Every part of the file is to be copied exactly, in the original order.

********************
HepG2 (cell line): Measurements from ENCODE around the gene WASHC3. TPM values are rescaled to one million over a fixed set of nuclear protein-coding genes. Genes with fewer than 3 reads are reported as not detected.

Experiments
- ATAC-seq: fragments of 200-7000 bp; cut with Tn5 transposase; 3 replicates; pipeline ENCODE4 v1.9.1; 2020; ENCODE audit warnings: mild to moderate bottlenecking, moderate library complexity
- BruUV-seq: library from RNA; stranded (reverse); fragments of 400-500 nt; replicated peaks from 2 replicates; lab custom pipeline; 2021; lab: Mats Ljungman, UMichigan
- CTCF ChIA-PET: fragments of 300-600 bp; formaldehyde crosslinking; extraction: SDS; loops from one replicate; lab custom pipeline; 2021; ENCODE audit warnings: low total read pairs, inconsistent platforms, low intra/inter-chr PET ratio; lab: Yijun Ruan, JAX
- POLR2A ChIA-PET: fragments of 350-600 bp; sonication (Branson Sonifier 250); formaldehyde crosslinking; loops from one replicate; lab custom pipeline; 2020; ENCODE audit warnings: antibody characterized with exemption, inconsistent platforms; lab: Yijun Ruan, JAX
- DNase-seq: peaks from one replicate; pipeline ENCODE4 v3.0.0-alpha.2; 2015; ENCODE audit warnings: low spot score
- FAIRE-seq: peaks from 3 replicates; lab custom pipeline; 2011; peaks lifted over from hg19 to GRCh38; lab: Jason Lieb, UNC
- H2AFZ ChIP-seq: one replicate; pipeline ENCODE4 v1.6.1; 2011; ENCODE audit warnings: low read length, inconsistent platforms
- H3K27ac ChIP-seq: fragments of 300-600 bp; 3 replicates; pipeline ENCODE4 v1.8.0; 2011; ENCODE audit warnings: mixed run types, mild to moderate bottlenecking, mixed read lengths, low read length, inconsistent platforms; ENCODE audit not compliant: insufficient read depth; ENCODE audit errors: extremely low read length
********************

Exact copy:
HepG2 (cell line): Measurements from ENCODE around the gene WASHC3. TPM values are rescaled to one million over a fixed set of nuclear protein-coding genes. Genes with fewer than 3 reads are reported as not detected.

Experiments
- ATAC-seq: fragments of 200-7000 bp; cut with Tn5 transposase; 3 replicates; pipeline ENCODE4 v1.9.1; 2020; ENCODE audit warnings: mild to moderate bottlenecking, moderate library complexity
- BruUV-seq: library from RNA; stranded (reverse); fragments of 400-500 nt; replicated peaks from 2 replicates; lab custom pipeline; 2021; lab: Mats Ljungman, UMichigan
- CTCF ChIA-PET: fragments of 300-600 bp; formaldehyde crosslinking; extraction: SDS; loops from one replicate; lab custom pipeline; 2021; ENCODE audit warnings: low total read pairs, inconsistent platforms, low intra/inter-chr PET ratio; lab: Yijun Ruan, JAX
- POLR2A ChIA-PET: fragments of 350-600 bp; sonication (Branson Sonifier 250); formaldehyde crosslinking; loops from one replicate; lab custom pipeline; 2020; ENCODE audit warnings: antibody characterized with exemption, inconsistent platforms; lab: Yijun Ruan, JAX
- DNase-seq: peaks from one replicate; pipeline ENCODE4 v3.0.0-alpha.2; 2015; ENCODE audit warnings: low spot score
- FAIRE-seq: peaks from 3 replicates; lab custom pipeline; 2011; peaks lifted over from hg19 to GRCh38; lab: Jason Lieb, UNC
- H2AFZ ChIP-seq: one replicate; pipeline ENCODE4 v1.6.1; 2011; ENCODE audit warnings: low read length, inconsistent platforms
- H3K27ac ChIP-seq: fragments of 300-600 bp; 3 replicates; pipeline ENCODE4 v1.8.0; 2011; ENCODE audit warnings: mixed run types, mild to moderate bottlenecking, mixed read lengths, low read length, inconsistent platforms; ENCODE audit not compliant: insufficient read depth; ENCODE audit errors: extremely low read length